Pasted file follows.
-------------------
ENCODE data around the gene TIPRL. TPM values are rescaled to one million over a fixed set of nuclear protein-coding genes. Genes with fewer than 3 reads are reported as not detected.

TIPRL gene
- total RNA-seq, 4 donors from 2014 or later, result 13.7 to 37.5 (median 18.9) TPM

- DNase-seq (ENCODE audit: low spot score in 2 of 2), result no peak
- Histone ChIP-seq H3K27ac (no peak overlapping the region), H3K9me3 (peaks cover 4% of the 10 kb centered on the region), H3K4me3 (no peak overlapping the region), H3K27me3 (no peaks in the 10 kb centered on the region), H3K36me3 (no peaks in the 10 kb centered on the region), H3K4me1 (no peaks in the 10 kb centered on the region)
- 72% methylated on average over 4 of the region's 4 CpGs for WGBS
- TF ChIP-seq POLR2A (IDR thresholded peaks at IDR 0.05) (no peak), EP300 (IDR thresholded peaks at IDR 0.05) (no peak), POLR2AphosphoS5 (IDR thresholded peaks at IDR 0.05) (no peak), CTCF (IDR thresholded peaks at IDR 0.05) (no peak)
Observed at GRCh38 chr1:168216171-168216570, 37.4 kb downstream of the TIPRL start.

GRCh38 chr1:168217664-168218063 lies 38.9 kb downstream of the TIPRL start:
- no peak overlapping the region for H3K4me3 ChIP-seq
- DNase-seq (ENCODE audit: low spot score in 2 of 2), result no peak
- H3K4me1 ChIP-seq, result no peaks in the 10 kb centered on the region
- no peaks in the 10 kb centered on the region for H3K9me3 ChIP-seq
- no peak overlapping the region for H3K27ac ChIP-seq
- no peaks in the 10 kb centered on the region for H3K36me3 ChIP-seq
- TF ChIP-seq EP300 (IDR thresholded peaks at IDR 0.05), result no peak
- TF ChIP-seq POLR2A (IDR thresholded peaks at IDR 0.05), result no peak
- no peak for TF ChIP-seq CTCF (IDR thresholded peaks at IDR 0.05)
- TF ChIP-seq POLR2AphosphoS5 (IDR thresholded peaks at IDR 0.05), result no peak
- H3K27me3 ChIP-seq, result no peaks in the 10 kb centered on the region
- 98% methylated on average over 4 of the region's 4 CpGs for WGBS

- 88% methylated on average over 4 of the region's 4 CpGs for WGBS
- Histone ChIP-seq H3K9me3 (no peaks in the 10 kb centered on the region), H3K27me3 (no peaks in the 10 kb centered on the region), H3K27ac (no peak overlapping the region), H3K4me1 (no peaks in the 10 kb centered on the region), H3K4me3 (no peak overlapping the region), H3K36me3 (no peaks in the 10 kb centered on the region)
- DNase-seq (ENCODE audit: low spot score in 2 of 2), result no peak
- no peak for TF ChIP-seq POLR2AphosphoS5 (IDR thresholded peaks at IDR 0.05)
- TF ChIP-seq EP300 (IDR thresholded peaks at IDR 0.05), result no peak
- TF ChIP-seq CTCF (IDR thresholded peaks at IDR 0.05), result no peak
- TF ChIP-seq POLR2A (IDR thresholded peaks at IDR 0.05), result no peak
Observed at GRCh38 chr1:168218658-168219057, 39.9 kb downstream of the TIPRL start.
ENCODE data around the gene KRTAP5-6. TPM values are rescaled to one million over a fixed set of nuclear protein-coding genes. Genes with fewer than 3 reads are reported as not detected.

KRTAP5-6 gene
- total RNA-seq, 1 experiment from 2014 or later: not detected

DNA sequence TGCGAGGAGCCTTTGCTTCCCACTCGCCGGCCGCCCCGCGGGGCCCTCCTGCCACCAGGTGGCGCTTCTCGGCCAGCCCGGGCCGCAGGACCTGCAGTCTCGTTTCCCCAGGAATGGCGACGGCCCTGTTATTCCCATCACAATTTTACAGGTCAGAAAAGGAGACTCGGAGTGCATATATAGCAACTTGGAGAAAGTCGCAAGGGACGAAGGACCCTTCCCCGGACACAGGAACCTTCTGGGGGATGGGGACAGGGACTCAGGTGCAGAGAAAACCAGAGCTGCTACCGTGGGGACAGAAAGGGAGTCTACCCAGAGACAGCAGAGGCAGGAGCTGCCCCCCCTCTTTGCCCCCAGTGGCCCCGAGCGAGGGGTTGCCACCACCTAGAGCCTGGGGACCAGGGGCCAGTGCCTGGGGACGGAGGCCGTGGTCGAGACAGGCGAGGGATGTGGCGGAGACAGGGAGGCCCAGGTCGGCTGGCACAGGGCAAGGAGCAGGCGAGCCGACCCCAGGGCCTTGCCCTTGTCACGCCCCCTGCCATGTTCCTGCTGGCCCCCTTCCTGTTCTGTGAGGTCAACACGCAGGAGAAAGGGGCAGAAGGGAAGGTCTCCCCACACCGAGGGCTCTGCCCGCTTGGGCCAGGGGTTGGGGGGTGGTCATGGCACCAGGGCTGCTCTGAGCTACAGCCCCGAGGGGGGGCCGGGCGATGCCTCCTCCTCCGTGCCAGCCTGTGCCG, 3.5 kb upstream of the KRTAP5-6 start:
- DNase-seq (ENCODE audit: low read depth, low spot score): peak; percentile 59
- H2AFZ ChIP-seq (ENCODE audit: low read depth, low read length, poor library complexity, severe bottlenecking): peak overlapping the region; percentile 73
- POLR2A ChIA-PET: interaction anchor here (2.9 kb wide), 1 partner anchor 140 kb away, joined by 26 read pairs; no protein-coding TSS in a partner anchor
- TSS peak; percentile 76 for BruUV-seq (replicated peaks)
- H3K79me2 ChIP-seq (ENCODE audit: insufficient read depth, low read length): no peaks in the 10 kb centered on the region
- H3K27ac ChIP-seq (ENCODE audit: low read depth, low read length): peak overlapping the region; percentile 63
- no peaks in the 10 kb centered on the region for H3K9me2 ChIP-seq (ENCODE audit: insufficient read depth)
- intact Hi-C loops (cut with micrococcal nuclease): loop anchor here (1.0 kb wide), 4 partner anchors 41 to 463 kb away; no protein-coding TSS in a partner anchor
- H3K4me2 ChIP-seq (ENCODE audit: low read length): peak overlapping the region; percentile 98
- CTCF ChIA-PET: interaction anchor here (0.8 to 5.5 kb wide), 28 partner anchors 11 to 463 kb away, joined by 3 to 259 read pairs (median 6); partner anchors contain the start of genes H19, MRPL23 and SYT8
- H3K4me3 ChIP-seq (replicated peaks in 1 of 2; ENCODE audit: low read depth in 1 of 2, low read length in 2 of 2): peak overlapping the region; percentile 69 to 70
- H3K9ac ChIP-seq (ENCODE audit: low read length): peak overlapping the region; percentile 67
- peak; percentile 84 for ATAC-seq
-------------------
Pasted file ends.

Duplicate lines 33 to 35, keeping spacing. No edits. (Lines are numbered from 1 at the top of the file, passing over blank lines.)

DNA sequence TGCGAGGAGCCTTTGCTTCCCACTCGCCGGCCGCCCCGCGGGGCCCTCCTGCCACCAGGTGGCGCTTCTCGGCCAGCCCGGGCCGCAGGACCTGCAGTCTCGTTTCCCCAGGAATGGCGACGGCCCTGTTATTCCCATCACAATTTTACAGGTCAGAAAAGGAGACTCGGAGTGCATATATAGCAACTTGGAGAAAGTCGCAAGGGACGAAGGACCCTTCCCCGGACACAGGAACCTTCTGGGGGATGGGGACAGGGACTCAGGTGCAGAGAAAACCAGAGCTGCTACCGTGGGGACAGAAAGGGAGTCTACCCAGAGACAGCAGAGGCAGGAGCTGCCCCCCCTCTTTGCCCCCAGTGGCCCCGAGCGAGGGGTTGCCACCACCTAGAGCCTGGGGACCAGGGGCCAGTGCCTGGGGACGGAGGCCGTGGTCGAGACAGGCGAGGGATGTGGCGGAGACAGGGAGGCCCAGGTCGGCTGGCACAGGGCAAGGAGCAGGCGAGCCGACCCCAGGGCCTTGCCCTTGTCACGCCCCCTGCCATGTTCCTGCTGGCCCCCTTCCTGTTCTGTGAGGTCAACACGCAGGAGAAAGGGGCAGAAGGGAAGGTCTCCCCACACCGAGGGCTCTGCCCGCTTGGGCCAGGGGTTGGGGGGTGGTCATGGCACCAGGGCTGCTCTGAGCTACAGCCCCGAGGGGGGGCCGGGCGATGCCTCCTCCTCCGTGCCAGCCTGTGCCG, 3.5 kb upstream of the KRTAP5-6 start:
- DNase-seq (ENCODE audit: low read depth, low spot score): peak; percentile 59
- H2AFZ ChIP-seq (ENCODE audit: low read depth, low read length, poor library complexity, severe bottlenecking): peak overlapping the region; percentile 73